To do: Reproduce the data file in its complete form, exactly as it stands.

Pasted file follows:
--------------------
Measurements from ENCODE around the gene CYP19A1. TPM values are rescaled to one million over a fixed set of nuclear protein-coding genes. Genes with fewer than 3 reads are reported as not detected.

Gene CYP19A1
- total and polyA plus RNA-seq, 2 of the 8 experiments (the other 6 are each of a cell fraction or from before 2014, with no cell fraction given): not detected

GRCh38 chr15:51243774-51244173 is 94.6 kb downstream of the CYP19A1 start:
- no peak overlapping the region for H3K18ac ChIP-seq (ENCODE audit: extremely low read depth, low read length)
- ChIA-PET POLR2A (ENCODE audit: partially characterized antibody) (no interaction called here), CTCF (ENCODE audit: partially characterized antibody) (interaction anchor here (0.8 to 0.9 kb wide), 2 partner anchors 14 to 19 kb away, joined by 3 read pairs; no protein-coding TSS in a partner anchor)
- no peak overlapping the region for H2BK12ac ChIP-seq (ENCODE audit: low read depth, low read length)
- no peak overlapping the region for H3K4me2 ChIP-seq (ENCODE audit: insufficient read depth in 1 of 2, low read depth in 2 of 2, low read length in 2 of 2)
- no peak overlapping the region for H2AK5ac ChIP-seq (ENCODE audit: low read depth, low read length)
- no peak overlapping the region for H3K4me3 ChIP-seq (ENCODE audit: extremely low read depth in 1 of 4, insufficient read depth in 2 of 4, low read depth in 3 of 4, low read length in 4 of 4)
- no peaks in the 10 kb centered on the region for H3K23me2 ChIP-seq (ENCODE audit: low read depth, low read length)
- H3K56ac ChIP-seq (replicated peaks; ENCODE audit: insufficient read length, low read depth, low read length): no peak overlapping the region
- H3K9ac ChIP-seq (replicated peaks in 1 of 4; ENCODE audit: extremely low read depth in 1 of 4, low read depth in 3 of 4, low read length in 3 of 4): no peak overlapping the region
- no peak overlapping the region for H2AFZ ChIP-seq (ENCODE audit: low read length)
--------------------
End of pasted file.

Measurements from ENCODE around the gene CYP19A1. TPM values are rescaled to one million over a fixed set of nuclear protein-coding genes. Genes with fewer than 3 reads are reported as not detected.

Gene CYP19A1
- total and polyA plus RNA-seq, 2 of the 8 experiments (the other 6 are each of a cell fraction or from before 2014, with no cell fraction given): not detected

GRCh38 chr15:51243774-51244173 is 94.6 kb downstream of the CYP19A1 start:
- no peak overlapping the region for H3K18ac ChIP-seq (ENCODE audit: extremely low read depth, low read length)
- ChIA-PET POLR2A (ENCODE audit: partially characterized antibody) (no interaction called here), CTCF (ENCODE audit: partially characterized antibody) (interaction anchor here (0.8 to 0.9 kb wide), 2 partner anchors 14 to 19 kb away, joined by 3 read pairs; no protein-coding TSS in a partner anchor)
- no peak overlapping the region for H2BK12ac ChIP-seq (ENCODE audit: low read depth, low read length)
- no peak overlapping the region for H3K4me2 ChIP-seq (ENCODE audit: insufficient read depth in 1 of 2, low read depth in 2 of 2, low read length in 2 of 2)
- no peak overlapping the region for H2AK5ac ChIP-seq (ENCODE audit: low read depth, low read length)
- no peak overlapping the region for H3K4me3 ChIP-seq (ENCODE audit: extremely low read depth in 1 of 4, insufficient read depth in 2 of 4, low read depth in 3 of 4, low read length in 4 of 4)
- no peaks in the 10 kb centered on the region for H3K23me2 ChIP-seq (ENCODE audit: low read depth, low read length)
- H3K56ac ChIP-seq (replicated peaks; ENCODE audit: insufficient read length, low read depth, low read length): no peak overlapping the region
- H3K9ac ChIP-seq (replicated peaks in 1 of 4; ENCODE audit: extremely low read depth in 1 of 4, low read depth in 3 of 4, low read length in 3 of 4): no peak overlapping the region
- no peak overlapping the region for H2AFZ ChIP-seq (ENCODE audit: low read length)